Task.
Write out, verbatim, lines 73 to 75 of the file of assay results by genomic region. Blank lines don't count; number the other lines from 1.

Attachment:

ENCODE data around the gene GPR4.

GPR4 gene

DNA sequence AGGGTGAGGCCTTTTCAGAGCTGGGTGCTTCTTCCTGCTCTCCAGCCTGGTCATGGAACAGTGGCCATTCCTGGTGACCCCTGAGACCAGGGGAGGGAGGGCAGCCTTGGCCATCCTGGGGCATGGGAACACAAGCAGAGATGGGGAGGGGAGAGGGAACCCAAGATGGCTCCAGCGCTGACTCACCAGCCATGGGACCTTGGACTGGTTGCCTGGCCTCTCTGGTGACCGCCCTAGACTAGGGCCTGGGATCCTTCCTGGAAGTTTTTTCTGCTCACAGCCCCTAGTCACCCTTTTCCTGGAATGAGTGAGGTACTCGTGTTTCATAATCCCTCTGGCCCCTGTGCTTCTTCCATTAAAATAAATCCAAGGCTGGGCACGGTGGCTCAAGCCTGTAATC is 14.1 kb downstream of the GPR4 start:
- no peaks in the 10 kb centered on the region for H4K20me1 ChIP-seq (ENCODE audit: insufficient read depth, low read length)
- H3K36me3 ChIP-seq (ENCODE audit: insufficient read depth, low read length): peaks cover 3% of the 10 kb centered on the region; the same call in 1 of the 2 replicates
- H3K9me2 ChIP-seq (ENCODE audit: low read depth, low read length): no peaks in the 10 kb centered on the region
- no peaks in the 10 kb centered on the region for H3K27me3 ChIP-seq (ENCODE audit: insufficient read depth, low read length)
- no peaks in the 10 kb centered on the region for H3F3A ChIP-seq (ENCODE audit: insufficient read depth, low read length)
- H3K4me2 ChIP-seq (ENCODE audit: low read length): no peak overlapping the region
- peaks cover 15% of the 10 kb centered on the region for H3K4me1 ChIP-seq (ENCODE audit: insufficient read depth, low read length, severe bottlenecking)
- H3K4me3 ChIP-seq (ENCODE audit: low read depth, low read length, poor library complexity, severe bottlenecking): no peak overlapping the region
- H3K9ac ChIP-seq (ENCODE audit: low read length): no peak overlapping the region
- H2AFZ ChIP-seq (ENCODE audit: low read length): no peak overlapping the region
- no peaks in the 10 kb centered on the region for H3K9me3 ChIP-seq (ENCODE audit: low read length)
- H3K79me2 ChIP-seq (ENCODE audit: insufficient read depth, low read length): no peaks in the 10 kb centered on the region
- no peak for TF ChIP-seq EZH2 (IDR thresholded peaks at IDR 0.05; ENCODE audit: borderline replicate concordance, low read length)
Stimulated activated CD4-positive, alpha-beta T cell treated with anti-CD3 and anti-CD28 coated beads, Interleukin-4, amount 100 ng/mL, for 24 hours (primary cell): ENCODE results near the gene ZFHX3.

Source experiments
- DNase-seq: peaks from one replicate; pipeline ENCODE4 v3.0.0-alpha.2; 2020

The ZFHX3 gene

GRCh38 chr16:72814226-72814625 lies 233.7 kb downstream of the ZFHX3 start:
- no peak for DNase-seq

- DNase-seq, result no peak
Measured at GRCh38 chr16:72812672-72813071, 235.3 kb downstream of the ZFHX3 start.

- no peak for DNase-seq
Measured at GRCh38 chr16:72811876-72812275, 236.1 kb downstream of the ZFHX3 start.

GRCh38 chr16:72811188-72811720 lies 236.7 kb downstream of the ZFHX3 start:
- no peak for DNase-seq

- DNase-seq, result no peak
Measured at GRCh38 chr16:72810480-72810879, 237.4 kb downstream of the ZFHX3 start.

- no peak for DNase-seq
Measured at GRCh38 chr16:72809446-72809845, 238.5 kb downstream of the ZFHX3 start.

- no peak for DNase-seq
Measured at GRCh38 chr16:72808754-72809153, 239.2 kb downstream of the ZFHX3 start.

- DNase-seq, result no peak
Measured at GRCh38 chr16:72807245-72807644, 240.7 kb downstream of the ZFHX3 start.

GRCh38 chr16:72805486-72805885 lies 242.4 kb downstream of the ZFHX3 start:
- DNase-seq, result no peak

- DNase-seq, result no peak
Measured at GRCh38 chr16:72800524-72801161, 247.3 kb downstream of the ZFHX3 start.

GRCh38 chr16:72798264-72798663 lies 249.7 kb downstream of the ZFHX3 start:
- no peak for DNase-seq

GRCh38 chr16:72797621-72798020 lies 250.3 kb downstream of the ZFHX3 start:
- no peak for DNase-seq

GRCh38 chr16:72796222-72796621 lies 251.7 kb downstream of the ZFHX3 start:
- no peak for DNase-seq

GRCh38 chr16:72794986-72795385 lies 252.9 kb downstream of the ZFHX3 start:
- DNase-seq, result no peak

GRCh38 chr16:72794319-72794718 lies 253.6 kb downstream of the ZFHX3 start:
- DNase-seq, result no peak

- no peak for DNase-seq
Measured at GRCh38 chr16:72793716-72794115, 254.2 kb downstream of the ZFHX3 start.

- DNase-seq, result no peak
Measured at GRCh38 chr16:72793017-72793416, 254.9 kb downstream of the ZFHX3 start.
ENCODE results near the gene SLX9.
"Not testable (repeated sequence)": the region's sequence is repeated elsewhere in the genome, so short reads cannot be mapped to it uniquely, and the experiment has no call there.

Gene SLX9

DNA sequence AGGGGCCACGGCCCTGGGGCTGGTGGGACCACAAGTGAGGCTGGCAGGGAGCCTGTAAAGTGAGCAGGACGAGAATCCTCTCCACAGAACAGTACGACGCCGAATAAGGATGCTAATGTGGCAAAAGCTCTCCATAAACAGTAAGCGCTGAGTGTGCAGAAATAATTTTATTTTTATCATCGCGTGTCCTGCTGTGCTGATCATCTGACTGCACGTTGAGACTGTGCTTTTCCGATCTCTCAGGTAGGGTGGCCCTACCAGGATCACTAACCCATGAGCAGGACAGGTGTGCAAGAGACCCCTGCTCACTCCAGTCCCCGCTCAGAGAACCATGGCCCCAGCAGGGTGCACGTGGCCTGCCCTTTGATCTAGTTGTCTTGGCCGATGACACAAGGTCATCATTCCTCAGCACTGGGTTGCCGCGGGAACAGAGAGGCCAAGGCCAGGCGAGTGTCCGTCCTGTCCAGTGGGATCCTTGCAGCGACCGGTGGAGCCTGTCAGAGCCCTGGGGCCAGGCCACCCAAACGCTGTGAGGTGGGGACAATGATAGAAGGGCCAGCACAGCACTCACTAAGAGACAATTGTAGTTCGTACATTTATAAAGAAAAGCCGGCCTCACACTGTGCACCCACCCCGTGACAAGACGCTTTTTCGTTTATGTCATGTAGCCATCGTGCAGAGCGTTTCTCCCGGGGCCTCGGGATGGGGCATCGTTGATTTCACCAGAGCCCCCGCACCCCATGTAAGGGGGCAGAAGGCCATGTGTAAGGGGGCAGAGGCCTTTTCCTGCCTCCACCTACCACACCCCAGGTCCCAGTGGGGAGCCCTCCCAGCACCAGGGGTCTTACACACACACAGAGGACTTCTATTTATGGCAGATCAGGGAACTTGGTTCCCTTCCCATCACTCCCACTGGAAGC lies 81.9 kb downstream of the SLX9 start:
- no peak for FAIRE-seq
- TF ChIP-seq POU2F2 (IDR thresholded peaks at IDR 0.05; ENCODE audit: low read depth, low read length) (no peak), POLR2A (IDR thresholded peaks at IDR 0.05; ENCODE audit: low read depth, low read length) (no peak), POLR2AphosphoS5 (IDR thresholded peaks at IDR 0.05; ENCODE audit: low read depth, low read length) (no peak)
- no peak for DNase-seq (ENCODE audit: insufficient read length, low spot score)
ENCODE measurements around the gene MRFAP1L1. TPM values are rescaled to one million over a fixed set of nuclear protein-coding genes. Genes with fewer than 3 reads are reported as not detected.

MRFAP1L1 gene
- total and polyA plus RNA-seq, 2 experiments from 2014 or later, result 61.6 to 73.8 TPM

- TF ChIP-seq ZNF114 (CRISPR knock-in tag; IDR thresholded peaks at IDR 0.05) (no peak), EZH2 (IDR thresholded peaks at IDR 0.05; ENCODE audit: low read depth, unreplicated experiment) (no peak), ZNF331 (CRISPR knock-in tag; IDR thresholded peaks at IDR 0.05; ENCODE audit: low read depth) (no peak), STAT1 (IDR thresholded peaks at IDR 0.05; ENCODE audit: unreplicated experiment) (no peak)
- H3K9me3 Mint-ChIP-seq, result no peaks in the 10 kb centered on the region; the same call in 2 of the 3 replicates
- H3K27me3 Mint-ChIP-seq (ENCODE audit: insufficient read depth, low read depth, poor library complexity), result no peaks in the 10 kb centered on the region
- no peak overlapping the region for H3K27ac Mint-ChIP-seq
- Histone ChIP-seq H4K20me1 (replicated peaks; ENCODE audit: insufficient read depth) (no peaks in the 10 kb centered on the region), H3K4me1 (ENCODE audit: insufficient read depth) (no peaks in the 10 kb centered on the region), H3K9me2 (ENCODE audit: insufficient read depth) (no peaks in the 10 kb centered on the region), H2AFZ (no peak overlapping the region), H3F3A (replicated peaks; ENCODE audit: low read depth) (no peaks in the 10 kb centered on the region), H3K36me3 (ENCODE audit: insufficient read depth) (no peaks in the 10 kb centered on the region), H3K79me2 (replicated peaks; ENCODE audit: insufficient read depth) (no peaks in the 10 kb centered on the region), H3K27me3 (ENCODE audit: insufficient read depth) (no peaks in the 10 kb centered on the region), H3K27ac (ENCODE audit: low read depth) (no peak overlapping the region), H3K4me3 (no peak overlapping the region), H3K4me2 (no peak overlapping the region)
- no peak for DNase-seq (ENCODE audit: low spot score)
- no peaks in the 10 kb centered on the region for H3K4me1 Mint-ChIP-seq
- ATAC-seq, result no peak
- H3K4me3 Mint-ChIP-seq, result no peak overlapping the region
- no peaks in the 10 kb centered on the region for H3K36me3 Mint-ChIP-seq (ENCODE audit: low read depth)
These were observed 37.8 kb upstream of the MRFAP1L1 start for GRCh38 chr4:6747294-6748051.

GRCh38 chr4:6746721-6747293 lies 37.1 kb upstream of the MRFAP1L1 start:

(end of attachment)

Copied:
- H3K4me3 Mint-ChIP-seq, result no peak overlapping the region
- no peaks in the 10 kb centered on the region for H3K36me3 Mint-ChIP-seq (ENCODE audit: low read depth)
These were observed 37.8 kb upstream of the MRFAP1L1 start for GRCh38 chr4:6747294-6748051.